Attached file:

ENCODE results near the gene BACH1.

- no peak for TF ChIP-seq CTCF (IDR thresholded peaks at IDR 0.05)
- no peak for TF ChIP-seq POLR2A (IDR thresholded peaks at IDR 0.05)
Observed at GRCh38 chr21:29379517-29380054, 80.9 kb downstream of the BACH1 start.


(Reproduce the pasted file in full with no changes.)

ENCODE results near the gene BACH1.

- no peak for TF ChIP-seq CTCF (IDR thresholded peaks at IDR 0.05)
- no peak for TF ChIP-seq POLR2A (IDR thresholded peaks at IDR 0.05)
Observed at GRCh38 chr21:29379517-29380054, 80.9 kb downstream of the BACH1 start.